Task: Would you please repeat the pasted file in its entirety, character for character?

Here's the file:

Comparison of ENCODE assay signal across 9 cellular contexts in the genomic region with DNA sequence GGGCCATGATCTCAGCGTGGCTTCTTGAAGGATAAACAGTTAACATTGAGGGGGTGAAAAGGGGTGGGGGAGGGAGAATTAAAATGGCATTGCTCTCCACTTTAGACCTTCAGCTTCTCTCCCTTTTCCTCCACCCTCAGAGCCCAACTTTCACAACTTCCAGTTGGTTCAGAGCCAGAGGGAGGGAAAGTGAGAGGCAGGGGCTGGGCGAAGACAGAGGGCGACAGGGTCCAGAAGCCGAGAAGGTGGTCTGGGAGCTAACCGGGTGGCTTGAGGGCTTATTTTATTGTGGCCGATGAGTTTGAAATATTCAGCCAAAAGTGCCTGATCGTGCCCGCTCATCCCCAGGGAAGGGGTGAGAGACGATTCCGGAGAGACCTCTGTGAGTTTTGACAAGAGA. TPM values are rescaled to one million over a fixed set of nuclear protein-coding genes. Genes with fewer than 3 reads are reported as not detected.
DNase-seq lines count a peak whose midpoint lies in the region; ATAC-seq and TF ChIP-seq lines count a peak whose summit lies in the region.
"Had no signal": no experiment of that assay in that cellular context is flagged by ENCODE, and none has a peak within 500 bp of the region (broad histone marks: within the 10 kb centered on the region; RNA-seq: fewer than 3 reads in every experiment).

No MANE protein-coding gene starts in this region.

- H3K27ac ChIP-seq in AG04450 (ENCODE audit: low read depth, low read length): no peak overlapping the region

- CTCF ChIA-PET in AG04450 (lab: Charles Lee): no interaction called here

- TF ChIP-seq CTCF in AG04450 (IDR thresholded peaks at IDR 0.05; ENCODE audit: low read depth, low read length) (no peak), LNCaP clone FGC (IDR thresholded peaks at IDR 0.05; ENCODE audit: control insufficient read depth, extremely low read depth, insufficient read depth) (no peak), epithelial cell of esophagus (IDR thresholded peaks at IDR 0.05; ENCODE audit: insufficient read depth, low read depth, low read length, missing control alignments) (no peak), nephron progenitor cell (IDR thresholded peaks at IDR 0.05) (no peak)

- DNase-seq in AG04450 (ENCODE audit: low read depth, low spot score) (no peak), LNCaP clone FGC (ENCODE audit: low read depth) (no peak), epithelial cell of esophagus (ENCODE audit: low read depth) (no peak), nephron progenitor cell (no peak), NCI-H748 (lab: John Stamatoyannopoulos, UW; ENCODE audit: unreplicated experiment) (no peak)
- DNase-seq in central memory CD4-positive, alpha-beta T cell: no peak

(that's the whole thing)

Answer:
Comparison of ENCODE assay signal across 9 cellular contexts in the genomic region with DNA sequence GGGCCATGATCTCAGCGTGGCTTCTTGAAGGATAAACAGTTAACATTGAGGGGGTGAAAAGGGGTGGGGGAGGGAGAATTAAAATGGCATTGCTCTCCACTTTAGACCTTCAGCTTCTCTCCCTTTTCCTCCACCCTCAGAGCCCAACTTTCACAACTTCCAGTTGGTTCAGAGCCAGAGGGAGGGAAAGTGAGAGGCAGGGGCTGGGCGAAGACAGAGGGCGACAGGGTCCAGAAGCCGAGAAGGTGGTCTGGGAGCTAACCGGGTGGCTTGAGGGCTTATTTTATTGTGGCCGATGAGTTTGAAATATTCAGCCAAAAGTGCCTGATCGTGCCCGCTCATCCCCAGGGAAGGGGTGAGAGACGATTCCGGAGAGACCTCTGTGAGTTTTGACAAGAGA. TPM values are rescaled to one million over a fixed set of nuclear protein-coding genes. Genes with fewer than 3 reads are reported as not detected.
DNase-seq lines count a peak whose midpoint lies in the region; ATAC-seq and TF ChIP-seq lines count a peak whose summit lies in the region.
"Had no signal": no experiment of that assay in that cellular context is flagged by ENCODE, and none has a peak within 500 bp of the region (broad histone marks: within the 10 kb centered on the region; RNA-seq: fewer than 3 reads in every experiment).

No MANE protein-coding gene starts in this region.

- H3K27ac ChIP-seq in AG04450 (ENCODE audit: low read depth, low read length): no peak overlapping the region

- CTCF ChIA-PET in AG04450 (lab: Charles Lee): no interaction called here

- TF ChIP-seq CTCF in AG04450 (IDR thresholded peaks at IDR 0.05; ENCODE audit: low read depth, low read length) (no peak), LNCaP clone FGC (IDR thresholded peaks at IDR 0.05; ENCODE audit: control insufficient read depth, extremely low read depth, insufficient read depth) (no peak), epithelial cell of esophagus (IDR thresholded peaks at IDR 0.05; ENCODE audit: insufficient read depth, low read depth, low read length, missing control alignments) (no peak), nephron progenitor cell (IDR thresholded peaks at IDR 0.05) (no peak)

- DNase-seq in AG04450 (ENCODE audit: low read depth, low spot score) (no peak), LNCaP clone FGC (ENCODE audit: low read depth) (no peak), epithelial cell of esophagus (ENCODE audit: low read depth) (no peak), nephron progenitor cell (no peak), NCI-H748 (lab: John Stamatoyannopoulos, UW; ENCODE audit: unreplicated experiment) (no peak)
- DNase-seq in central memory CD4-positive, alpha-beta T cell: no peak